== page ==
The Messy Art of Decluttering

Nowadays, we can’t escape the word “decluttering” without darting our attention to Marie Kondo’s work, “The Life-Changing Magic of Tidying Up.” It’s fantastic, sure. But without our own submission, self-help books are consumed by our old ways. The art of decluttering is like breaking up with a person that has only shown you love and affection. Sure, they may have made you feel insecure at times — but there were times where they were a source of comfort, bringing you this indescribable sense of tranquility without talking too much. The problem with clutter is that it usually boils down to procrastination. We all want to take a day off to clean our physical space up. We all wish that we could drive home the minimalistic ways of a Buddhist Monk. Yet, we stare at items that we no longer have any use for with eyes of endearment, knowing in the pit of our stomach that it’s time to let go of these items. We just never give ourselves the go ahead.

Springtime is that time. Well, anytime is that time really. Whoever said that timing is everything is wrong — at least when it comes to decluttering. It’s all about our urgency for action. So that shirt you got six years ago on sale from the designer store, there may be no Hollywood red carpet event for you to wear it to. You’re better off wearing it at your nephew’s birthday party at Chuck-E-Cheese. And we know that you’re not going to commit such an atrocity. Let it go. It’s okay. I have some tips that have allowed me to realize that living a smaller and more condensed life made me more productive and successful in the long run. I also heard that Barack Obama narrowed down his wardrobe so that he had fewer decisions to make in the day. I’m not that busy — but still.

Having a daughter made my wife and I realize that there was a ton of clutter inside of our apartment. It’s difficult decluttering with a partner because they simply may not see eye to eye with you when it comes to that basket that was gifted to you by a family member somehow related to your mother. This brings me back to timing. Marie Kondo makes it clear in her book that those memories associated with certain items can make or break a decluttering situation. Detach yourself from those memories and those potential memories that cease to exist. Think about the present. Are you really going to remove this Blanche from Golden Girls chia-pet from your closet? Where is she going to look okay? Do you really think that chia-pet looks like Blanche from Golden Girls? See, you aren’t a fan of chia-pets. They’re frightening.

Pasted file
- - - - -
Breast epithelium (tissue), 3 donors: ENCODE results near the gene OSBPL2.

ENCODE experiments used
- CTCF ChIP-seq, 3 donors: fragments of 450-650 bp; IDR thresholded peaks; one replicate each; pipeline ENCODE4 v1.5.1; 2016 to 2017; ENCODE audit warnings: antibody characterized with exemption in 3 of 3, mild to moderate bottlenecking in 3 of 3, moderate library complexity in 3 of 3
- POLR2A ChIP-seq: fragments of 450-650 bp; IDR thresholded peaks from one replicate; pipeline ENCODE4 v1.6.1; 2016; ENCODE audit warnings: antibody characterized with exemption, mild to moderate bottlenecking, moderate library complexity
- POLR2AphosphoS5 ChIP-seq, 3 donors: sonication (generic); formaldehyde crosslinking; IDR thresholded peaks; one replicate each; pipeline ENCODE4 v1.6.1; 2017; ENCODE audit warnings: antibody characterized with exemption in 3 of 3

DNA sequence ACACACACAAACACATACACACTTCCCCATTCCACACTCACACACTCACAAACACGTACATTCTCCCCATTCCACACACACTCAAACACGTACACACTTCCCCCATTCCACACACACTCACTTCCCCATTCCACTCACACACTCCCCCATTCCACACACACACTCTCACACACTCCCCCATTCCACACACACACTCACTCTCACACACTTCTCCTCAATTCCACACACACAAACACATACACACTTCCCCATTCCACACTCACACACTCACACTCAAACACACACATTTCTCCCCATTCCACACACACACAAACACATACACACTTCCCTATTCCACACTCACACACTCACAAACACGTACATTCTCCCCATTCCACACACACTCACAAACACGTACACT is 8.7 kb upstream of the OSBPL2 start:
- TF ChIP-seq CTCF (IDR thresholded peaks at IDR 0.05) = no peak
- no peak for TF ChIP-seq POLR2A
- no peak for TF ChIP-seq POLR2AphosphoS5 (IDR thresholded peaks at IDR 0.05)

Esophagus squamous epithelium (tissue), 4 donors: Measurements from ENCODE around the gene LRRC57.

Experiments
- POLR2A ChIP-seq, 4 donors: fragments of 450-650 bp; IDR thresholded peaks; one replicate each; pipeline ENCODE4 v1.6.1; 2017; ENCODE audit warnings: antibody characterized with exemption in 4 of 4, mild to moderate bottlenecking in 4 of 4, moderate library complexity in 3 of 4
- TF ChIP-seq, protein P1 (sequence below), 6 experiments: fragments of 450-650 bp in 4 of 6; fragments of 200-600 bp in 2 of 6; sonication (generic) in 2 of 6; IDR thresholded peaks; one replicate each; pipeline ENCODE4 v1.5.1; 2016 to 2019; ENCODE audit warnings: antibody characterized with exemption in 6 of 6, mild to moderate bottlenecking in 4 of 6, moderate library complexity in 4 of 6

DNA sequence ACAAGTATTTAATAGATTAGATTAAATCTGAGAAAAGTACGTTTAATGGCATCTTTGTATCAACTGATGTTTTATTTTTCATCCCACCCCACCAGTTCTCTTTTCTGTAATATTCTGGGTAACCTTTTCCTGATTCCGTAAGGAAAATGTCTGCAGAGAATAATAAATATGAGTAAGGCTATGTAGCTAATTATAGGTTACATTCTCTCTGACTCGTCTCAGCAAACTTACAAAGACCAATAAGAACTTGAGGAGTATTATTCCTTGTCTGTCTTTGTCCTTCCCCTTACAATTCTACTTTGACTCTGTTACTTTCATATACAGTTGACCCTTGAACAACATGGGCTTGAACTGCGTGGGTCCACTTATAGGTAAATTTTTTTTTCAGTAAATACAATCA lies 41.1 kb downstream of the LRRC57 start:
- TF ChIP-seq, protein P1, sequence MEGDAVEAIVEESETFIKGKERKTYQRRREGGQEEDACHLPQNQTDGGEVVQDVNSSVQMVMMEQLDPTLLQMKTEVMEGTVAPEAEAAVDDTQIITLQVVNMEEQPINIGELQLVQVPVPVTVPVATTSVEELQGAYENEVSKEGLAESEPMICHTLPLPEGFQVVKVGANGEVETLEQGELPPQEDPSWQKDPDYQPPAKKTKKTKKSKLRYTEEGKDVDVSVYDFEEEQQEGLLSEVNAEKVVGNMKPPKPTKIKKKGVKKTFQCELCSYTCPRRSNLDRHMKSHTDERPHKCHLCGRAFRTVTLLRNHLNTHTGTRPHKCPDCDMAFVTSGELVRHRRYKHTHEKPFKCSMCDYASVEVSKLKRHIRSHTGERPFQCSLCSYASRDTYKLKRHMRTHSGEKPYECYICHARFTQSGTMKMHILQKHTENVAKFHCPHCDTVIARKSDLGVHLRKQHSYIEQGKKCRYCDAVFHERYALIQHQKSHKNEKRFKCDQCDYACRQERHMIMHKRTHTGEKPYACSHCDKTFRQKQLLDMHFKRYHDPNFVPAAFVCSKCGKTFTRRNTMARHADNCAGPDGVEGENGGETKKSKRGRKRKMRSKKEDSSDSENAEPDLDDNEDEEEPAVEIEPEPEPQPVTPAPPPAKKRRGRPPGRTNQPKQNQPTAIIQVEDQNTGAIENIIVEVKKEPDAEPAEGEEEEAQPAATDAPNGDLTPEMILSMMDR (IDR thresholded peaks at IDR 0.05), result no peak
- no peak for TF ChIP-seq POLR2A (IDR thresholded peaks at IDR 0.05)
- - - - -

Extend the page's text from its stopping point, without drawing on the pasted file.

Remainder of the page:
I was curious about how we could preserve more memories in a non-destructive way that was tasteful. My wife implemented an idea that blew my mind — that I have a feeling she borrowed from a blog — where she takes photos of items that she cherishes before parting ways with them. It’s a sentimental way to save memories and reduce unneeded clutter. She did this with our daughter’s artwork and began to create an artbook full of photos that get the point across. We loved it so much that we took the time to take a photo of it. That one minute of our time will now live on forever, floating on our server’s cloud drive. This idea is universal. Compacting all of those memories onto a hard drive can save you a ton of room in your house, making it feel more like a home!

When we think of our personal items, we think of anything but the present. The idea that the item that was so important to you in the past will have a purpose in the near future is your mind playing tricks on you. We are overloaded with clothes, objects, and attached thoughts (sometimes imaginary) with these items. We look at our lavish clothes lined up in our closet but think to ourselves that we have nothing to wear. We notice the glassware collecting dust in the cupboards, but have no clean dishes. Our attics and basements are used for trips down memory lane. Our storage units look like a goldmine for storage wars.

This should be a trigger to yourself that spring cleaning is upon you. But the anxiety associated with this cleaning doesn’t need to lead to any hyperventilating or nausea. We just need to breathe and consciously think about the things that we need, the things that we once needed, and those re-gifted items that you received from your mother.